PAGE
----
Sit down right now. Give me this moment. Write whatever’s running through you. You might start with “this moment” and end up writing about the gardenia you wore at your wedding seven years ago. That’s fine. Don’t try to control it. Stay present with whatever comes up, and keep your hand moving. — Natalie Goldberg

This post began when I took Goldberg’s advice.

This moment, I miss my mom. I miss Jansen. I miss Shelva. I miss so many people, but I’m not hollowed out by their absence anymore, not most days. My writing has filled me up.

My desk.

It used to be that I focused so much time and pain on what I didn’t have. I woke up thinking about the man who wasn’t in my life, the career I didn’t have, the farm I didn’t own — all of what God was withholding. I spent the day trying to control the situation to get what I wanted.

All the while, I was ignoring and avoiding that which I most loved – the chance to be at a page with words to spill out.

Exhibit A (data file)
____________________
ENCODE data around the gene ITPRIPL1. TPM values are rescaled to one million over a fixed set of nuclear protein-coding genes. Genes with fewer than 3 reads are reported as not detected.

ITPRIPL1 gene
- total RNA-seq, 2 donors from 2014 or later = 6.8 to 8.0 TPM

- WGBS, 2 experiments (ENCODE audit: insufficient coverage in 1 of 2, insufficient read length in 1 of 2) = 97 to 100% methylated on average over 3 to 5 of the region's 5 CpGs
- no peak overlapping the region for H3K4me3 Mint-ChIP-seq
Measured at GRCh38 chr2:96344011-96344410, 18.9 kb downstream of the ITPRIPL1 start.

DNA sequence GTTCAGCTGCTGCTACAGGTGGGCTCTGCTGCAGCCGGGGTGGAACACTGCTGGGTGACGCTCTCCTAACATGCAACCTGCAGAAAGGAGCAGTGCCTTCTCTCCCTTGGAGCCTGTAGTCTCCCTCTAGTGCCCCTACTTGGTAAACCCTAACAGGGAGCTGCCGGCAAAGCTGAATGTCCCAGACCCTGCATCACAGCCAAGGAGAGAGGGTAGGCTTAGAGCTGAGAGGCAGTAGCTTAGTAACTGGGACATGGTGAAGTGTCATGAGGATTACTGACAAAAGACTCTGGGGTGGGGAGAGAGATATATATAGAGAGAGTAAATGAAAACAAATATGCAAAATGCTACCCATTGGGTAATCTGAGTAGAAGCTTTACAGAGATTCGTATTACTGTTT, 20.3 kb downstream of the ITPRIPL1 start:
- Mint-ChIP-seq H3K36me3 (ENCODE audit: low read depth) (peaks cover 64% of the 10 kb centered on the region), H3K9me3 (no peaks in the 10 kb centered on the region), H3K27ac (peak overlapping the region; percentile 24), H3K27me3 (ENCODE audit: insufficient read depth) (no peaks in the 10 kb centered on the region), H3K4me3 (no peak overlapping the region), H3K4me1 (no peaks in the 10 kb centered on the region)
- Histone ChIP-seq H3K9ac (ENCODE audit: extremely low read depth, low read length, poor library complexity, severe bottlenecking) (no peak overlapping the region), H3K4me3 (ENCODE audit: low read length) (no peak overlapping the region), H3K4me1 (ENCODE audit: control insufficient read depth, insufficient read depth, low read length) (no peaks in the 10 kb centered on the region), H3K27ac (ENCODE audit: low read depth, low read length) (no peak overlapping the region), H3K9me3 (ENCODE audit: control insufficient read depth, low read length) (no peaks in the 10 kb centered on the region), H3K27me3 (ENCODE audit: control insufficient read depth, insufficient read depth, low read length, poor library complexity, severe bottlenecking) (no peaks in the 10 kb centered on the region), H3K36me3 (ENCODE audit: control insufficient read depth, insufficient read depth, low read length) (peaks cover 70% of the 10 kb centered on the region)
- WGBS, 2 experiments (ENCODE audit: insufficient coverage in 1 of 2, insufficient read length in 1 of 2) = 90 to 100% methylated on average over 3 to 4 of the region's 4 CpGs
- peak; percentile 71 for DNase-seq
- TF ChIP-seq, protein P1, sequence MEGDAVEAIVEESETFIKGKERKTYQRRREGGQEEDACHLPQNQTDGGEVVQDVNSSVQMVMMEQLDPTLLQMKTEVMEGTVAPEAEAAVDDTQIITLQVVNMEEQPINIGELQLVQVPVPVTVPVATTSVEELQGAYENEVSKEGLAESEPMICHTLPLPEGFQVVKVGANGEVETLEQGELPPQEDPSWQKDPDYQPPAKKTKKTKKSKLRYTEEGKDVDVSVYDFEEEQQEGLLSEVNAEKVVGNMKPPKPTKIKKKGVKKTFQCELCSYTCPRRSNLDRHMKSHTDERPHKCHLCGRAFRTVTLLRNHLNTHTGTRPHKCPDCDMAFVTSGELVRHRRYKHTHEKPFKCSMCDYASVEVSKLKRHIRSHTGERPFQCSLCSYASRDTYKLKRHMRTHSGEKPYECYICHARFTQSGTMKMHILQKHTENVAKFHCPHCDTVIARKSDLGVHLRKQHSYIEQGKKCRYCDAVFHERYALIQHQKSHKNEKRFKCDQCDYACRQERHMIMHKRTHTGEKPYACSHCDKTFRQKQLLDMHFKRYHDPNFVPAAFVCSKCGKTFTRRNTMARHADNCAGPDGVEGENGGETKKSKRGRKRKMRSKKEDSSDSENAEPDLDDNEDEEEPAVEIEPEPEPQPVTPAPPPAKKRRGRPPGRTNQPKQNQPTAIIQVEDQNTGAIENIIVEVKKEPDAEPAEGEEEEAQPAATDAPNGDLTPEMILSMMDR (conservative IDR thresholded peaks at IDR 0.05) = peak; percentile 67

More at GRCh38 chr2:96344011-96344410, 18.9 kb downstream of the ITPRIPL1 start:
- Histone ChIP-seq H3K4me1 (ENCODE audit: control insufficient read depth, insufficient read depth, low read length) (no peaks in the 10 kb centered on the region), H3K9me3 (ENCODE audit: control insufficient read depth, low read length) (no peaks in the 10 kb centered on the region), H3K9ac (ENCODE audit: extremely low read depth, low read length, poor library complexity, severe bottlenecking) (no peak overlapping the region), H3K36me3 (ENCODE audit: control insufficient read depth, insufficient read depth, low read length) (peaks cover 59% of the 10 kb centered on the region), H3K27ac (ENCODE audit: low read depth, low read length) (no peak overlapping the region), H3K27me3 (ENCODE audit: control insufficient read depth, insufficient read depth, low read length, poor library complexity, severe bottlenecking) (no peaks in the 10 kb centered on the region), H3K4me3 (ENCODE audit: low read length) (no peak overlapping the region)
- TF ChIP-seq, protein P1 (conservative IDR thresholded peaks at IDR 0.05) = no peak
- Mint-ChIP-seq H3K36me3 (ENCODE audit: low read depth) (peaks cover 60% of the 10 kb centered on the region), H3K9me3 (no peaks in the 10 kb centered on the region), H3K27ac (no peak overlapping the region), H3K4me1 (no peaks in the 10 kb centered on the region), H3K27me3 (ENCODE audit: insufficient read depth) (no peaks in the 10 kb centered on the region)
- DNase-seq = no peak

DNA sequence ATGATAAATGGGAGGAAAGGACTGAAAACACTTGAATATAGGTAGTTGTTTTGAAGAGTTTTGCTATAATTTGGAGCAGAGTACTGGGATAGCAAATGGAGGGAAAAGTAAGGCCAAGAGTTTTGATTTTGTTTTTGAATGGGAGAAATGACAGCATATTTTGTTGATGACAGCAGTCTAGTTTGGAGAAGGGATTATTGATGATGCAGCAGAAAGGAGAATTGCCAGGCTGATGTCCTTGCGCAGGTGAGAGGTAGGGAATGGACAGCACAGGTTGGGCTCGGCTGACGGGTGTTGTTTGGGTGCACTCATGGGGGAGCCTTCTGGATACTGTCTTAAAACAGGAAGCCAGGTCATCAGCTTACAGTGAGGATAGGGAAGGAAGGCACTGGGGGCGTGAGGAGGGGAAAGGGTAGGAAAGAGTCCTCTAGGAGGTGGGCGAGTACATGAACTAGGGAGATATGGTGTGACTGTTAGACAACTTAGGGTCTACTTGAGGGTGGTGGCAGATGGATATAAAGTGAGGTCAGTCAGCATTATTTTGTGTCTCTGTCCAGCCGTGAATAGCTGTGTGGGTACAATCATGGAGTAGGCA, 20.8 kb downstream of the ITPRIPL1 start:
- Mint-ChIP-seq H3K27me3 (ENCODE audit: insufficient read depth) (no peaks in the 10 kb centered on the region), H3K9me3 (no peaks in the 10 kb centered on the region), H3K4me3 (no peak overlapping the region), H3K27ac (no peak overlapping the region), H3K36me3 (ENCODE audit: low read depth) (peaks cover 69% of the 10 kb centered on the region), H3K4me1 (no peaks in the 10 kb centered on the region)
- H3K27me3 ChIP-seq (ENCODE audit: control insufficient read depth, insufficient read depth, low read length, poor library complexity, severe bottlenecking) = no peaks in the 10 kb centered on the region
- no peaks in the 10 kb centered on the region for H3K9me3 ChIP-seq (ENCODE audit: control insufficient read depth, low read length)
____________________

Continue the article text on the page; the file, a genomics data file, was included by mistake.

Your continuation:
Once I surrendered, once I figured out that if I gave in and did what was before me to do, once that happened, what was missing became so small compared with what I had before me.

I slip up in this every day, every hour probably. I begin thinking about what I do not have and want. I fall back into the hollowness that I carve out of myself with my misplaced longing.

Then, I return to the cherry desk. I return to ink and paper, and I let it all go . . . to find myself filled again.

Today, I am filled up by
My desk that was my grandfather’s and now is aged with cat scratches and the bleach of the sun.
My journal, given to me by Caroline, who cut her own bangs this morning.
My mug, made by a student at Alfred University when my parents were first married.
A Uni-Ball Vision Elite bought by a man who loved me but just didn’t know how.
A wool blanket draped over a heater and my legs.
The images of friends and their children, a postcard of Carravagio’s St. Jerome, a photo of my great-grandparents.
A Highland Cow coaster brought from my roadtrip in Scotland with Melissa.
The opportunity to sit every day and write – “This moment . . . ” – and live from there.

What fills you up?